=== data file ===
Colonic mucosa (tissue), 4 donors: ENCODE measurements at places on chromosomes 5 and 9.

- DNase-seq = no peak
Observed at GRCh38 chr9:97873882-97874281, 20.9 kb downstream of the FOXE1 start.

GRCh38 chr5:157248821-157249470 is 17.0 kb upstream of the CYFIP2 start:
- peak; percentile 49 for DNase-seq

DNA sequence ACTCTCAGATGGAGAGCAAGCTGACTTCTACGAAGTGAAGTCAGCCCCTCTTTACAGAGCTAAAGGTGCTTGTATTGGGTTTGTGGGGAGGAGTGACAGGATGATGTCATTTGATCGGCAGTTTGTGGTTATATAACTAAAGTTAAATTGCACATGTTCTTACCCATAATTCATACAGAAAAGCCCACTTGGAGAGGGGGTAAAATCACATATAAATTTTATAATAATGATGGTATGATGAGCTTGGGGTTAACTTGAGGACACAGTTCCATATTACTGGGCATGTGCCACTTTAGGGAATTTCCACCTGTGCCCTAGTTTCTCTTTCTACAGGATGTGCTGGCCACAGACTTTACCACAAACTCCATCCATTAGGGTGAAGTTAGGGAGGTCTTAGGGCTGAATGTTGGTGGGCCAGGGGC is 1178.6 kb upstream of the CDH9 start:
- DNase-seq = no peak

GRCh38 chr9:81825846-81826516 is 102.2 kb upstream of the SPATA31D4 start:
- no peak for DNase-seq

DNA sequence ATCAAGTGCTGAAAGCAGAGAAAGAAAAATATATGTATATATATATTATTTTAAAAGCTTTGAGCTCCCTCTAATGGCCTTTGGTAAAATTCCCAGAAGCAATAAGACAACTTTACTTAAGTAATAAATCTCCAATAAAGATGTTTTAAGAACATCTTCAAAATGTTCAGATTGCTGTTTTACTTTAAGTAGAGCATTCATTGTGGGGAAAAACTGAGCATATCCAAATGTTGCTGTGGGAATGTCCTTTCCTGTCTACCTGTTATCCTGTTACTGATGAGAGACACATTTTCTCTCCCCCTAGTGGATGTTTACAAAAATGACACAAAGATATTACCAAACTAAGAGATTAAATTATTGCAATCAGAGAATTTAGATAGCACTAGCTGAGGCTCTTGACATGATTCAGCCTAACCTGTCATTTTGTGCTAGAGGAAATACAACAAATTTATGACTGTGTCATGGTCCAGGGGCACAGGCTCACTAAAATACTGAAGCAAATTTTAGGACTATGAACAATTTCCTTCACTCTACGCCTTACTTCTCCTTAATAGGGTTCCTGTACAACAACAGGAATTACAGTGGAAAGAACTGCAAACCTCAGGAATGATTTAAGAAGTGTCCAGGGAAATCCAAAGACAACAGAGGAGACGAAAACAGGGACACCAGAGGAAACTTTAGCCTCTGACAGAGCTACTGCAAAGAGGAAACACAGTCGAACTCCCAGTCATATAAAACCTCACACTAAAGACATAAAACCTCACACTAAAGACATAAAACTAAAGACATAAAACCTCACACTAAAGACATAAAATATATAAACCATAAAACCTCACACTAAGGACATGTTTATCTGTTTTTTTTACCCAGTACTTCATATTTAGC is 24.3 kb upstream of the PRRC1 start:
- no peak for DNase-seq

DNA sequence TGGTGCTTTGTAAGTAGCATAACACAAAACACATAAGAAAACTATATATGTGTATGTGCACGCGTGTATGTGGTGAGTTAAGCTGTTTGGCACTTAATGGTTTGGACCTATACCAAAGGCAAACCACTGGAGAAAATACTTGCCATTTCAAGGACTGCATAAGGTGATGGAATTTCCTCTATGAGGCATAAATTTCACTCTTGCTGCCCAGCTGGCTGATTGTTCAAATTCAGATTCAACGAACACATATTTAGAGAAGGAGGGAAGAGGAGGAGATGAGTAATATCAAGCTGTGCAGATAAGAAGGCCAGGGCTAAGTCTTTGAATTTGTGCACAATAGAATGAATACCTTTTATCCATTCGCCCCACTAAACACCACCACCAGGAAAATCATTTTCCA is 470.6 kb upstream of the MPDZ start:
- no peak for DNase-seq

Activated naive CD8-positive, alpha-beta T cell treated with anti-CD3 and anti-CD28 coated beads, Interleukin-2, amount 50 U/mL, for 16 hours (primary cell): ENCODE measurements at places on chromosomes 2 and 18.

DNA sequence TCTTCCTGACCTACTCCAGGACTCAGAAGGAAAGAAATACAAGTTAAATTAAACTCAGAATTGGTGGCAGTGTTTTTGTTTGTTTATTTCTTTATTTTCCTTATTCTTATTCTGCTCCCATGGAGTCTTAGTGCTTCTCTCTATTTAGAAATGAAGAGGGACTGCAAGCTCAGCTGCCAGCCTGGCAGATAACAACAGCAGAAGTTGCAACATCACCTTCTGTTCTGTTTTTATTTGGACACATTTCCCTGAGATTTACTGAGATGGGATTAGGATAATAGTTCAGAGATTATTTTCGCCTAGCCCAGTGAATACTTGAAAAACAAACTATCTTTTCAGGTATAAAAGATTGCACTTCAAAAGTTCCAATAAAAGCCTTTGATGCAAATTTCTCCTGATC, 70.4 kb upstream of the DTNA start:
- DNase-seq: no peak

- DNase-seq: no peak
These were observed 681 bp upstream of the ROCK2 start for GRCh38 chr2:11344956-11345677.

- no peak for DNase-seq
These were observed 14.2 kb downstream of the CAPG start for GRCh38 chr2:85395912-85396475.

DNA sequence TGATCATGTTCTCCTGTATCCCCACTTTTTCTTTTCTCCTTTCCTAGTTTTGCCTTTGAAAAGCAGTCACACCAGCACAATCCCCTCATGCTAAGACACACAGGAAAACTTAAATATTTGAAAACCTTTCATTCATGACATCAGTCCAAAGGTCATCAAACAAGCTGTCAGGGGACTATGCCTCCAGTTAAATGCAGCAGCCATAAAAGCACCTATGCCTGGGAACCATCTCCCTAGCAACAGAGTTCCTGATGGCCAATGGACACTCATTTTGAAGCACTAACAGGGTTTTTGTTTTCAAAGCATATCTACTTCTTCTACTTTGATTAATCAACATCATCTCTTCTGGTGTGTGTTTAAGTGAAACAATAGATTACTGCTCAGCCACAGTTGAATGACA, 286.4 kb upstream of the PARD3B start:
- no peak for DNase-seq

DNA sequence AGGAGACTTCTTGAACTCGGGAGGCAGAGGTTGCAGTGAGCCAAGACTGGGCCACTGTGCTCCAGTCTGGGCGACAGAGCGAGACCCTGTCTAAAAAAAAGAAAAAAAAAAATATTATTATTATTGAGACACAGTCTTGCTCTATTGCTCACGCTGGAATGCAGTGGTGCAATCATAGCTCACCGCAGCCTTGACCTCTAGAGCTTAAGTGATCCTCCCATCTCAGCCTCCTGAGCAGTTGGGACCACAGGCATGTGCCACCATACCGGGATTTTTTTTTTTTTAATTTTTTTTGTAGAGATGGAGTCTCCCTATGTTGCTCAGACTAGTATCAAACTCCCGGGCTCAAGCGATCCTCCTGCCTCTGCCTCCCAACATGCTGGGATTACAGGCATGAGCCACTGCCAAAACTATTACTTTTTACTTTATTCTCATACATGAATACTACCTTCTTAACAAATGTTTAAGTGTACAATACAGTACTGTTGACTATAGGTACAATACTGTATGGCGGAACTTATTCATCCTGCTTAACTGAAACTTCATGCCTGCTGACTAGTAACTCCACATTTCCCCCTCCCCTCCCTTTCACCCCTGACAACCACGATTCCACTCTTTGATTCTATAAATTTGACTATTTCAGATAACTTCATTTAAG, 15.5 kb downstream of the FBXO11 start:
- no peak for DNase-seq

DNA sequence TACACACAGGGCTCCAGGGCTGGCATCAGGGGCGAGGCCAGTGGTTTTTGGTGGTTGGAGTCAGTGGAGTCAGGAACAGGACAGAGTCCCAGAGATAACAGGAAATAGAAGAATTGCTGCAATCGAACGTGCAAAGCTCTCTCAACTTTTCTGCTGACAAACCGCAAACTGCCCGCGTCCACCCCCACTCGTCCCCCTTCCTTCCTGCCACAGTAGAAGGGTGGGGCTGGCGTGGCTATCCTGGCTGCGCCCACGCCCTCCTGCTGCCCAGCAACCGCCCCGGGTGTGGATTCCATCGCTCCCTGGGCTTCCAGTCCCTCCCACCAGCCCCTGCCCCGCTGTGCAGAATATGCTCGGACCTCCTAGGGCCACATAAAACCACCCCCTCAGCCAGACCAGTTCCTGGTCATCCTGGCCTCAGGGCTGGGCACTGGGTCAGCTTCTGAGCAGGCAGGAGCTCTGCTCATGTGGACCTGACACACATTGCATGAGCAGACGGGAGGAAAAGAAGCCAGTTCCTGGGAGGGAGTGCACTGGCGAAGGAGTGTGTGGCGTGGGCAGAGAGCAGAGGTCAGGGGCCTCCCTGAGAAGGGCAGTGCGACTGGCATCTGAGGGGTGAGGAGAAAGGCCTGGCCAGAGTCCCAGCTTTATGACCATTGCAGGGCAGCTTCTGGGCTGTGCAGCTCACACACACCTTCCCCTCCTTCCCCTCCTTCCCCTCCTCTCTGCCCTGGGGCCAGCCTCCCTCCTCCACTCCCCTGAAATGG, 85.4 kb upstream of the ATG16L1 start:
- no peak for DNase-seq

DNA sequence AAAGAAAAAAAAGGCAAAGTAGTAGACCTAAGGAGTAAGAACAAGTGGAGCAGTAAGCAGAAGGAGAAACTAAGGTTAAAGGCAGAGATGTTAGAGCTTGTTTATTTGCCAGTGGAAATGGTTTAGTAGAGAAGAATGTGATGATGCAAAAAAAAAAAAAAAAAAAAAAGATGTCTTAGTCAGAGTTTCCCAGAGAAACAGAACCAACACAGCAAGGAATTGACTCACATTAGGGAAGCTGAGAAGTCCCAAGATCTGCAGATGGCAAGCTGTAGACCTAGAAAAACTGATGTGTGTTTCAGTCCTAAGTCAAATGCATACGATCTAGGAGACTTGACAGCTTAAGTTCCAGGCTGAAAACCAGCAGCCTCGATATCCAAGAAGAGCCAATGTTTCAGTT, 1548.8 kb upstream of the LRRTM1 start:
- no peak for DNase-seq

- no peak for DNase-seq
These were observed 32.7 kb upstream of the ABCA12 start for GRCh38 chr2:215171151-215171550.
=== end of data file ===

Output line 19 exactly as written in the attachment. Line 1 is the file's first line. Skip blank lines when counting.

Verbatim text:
- no peak for DNase-seq